At last, James F. Hitchcock has come to the rescue. Our wait was worth it: the fruit of his effort reads more like a story than a textbook. Dr. Hitchcock’s formal area of specialization is Renaissance-Reformation history. He commented that scholars gave input for improvements in each chapter, and there are neither footnotes nor endnotes, though at times, these might have helped to verify precise details. The narrative is breezy and flows like the Mississippi River along which banks Dr. Hitchcock lives and worked. (He retired from teaching in May 2013.) This latest book may be his most successful. It surely will endure as an introduction to general ecclesiastical history. Unlike his earlier writings on the problems of the contemporary Church—such as The Recovery of the Sacred (1974), and Years of Crisis: Collected Essays, 1970-1983 (1985)—History of the Catholic Church begins with the apostolic age and takes the reader up to the third millennium.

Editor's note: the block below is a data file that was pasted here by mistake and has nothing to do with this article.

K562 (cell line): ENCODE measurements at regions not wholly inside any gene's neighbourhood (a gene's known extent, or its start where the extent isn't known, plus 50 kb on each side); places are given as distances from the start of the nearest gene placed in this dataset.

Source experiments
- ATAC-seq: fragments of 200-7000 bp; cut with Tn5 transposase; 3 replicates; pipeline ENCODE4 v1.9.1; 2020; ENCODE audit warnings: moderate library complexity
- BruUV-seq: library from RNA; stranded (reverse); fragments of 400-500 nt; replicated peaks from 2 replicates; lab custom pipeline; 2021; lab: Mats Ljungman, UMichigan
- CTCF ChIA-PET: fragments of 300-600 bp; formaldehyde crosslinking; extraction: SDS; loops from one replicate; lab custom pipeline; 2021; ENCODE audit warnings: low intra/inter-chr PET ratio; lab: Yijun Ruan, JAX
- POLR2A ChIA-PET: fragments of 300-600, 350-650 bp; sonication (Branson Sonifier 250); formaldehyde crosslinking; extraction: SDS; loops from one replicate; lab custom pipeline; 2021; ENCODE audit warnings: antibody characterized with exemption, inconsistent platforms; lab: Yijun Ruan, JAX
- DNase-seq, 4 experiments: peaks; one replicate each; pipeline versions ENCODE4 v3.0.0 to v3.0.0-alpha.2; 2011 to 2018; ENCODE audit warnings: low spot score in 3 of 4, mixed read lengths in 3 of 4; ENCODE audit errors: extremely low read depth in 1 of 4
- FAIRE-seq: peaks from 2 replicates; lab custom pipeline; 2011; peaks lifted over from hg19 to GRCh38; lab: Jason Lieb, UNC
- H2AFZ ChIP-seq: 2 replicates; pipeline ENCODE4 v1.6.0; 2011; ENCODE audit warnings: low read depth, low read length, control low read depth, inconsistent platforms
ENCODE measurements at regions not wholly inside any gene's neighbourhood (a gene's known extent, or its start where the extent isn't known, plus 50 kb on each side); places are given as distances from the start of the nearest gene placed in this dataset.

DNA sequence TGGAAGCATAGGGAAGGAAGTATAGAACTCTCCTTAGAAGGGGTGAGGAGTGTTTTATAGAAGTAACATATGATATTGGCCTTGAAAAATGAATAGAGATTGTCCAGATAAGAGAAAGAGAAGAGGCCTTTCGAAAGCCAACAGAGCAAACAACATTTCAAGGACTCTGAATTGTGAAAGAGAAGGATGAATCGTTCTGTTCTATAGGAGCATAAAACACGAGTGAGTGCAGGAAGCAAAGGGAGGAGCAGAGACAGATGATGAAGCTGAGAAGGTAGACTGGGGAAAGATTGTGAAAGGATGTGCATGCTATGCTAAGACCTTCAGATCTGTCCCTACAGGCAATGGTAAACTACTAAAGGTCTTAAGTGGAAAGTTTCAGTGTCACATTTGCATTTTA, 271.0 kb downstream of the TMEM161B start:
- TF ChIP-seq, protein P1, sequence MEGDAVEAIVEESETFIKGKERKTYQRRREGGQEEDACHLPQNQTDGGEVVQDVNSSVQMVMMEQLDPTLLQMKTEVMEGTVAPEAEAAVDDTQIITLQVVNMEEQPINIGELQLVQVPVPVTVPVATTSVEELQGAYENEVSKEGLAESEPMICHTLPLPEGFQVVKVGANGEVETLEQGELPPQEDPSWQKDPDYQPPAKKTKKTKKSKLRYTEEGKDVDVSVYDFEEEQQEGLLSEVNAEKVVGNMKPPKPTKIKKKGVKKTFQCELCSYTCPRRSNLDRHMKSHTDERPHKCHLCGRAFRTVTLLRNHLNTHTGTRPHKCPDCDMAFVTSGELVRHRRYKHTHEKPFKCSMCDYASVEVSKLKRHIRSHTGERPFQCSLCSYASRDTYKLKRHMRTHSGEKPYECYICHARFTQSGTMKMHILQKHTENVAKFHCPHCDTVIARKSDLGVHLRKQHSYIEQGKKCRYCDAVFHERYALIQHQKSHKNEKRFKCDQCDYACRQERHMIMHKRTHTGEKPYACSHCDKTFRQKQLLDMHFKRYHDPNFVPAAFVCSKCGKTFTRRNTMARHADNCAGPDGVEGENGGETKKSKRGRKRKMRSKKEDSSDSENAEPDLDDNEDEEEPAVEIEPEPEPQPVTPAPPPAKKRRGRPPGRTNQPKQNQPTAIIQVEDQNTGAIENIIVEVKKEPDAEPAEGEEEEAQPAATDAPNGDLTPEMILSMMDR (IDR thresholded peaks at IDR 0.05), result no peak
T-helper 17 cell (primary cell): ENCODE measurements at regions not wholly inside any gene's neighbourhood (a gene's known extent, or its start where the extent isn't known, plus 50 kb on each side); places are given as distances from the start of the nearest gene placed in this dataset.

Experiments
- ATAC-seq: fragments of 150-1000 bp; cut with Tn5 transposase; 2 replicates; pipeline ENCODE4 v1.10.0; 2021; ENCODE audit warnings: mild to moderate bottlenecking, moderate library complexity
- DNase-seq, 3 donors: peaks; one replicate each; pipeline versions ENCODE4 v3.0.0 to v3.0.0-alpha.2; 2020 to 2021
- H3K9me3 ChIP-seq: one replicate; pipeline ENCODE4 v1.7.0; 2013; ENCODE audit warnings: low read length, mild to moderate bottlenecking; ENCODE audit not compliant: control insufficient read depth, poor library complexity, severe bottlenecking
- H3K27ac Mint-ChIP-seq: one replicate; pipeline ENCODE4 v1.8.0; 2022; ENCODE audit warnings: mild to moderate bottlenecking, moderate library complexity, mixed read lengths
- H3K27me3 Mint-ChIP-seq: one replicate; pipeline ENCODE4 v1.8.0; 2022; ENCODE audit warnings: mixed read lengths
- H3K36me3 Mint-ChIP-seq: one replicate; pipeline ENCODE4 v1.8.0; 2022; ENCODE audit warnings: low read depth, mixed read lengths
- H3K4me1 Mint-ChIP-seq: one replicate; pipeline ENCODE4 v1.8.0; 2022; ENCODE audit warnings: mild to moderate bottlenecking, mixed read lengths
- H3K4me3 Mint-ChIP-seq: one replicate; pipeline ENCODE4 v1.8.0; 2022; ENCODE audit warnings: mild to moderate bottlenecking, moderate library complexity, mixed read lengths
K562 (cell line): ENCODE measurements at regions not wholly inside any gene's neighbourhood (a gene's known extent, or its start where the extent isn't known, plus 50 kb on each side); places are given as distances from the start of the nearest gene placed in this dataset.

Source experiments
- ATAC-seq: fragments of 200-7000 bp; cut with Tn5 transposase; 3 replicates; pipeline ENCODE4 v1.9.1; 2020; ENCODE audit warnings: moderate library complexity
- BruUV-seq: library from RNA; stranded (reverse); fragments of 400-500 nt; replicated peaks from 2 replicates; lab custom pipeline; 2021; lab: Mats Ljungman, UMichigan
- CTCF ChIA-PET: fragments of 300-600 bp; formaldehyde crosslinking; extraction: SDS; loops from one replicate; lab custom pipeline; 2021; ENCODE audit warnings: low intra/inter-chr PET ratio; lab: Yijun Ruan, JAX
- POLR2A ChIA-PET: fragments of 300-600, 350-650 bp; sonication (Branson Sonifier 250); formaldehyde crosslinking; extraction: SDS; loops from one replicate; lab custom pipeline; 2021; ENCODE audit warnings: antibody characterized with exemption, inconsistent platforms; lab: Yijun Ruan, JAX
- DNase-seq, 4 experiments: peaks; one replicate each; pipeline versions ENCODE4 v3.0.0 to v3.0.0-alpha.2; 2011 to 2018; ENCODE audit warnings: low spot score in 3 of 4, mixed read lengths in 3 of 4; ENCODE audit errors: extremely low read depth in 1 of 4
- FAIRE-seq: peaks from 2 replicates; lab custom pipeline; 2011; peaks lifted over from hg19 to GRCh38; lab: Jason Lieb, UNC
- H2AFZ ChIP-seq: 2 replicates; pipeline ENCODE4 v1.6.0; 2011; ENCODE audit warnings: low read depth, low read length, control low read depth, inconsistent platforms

There are typographical errors which may be the fault of the printer and not Dr. Hitchcock. Such errors merit correction in the second edition. Examples include page 135, where we see the same sentence needlessly repeated in the section on Private Masses. There is a redundancy on pages 160 and 281 regarding the Inquisition’s protocols, especially on the point of the accused being allowed to submit a list of enemies. On page 532, we read “Roscasalvo,” instead of “Roccasalvo,” for Sr. Joan L. Roccasalvo.

Philip Hughes ends his Popular History in 1946, and Thomas Bokenkotter’s Concise History is rigidly locked into The Spirit of the ’70s. Other authors remain less well-known and, sadly, in the shadows. James Hitchcock is all we have for a good introduction to Catholic Church history in English. His work should be used in every seminary in America! We eagerly await the second edition.

-Fr. Brian Van Hove, SJ
Alma, Michigan